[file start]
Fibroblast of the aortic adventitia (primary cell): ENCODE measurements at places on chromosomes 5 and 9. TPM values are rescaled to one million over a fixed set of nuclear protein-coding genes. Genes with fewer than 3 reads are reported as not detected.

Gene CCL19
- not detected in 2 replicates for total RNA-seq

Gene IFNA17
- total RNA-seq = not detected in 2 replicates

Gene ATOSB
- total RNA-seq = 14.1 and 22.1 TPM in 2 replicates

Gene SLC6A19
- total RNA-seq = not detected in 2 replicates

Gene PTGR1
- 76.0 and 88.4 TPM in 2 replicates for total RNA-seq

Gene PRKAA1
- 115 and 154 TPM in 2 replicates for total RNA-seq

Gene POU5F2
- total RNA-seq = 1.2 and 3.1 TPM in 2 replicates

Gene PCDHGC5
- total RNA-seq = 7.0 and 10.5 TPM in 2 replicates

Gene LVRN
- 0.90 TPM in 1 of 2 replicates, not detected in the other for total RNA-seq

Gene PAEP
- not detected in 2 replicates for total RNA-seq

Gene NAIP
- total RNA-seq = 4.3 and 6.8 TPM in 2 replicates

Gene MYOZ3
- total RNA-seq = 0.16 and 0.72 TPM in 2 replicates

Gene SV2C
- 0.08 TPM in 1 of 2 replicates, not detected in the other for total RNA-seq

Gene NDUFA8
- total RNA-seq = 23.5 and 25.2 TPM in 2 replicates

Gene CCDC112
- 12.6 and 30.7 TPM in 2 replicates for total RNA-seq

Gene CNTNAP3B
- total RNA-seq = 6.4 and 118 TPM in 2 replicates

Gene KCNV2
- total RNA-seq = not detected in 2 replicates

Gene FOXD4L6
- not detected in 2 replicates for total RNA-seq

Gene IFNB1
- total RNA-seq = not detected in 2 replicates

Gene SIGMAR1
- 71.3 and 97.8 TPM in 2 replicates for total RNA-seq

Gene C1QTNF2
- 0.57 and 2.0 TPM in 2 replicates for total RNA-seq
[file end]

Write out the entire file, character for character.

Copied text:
Fibroblast of the aortic adventitia (primary cell): ENCODE measurements at places on chromosomes 5 and 9. TPM values are rescaled to one million over a fixed set of nuclear protein-coding genes. Genes with fewer than 3 reads are reported as not detected.

Gene CCL19
- not detected in 2 replicates for total RNA-seq

Gene IFNA17
- total RNA-seq = not detected in 2 replicates

Gene ATOSB
- total RNA-seq = 14.1 and 22.1 TPM in 2 replicates

Gene SLC6A19
- total RNA-seq = not detected in 2 replicates

Gene PTGR1
- 76.0 and 88.4 TPM in 2 replicates for total RNA-seq

Gene PRKAA1
- 115 and 154 TPM in 2 replicates for total RNA-seq

Gene POU5F2
- total RNA-seq = 1.2 and 3.1 TPM in 2 replicates

Gene PCDHGC5
- total RNA-seq = 7.0 and 10.5 TPM in 2 replicates

Gene LVRN
- 0.90 TPM in 1 of 2 replicates, not detected in the other for total RNA-seq

Gene PAEP
- not detected in 2 replicates for total RNA-seq

Gene NAIP
- total RNA-seq = 4.3 and 6.8 TPM in 2 replicates

Gene MYOZ3
- total RNA-seq = 0.16 and 0.72 TPM in 2 replicates

Gene SV2C
- 0.08 TPM in 1 of 2 replicates, not detected in the other for total RNA-seq

Gene NDUFA8
- total RNA-seq = 23.5 and 25.2 TPM in 2 replicates

Gene CCDC112
- 12.6 and 30.7 TPM in 2 replicates for total RNA-seq

Gene CNTNAP3B
- total RNA-seq = 6.4 and 118 TPM in 2 replicates

Gene KCNV2
- total RNA-seq = not detected in 2 replicates

Gene FOXD4L6
- not detected in 2 replicates for total RNA-seq

Gene IFNB1
- total RNA-seq = not detected in 2 replicates

Gene SIGMAR1
- 71.3 and 97.8 TPM in 2 replicates for total RNA-seq

Gene C1QTNF2
- 0.57 and 2.0 TPM in 2 replicates for total RNA-seq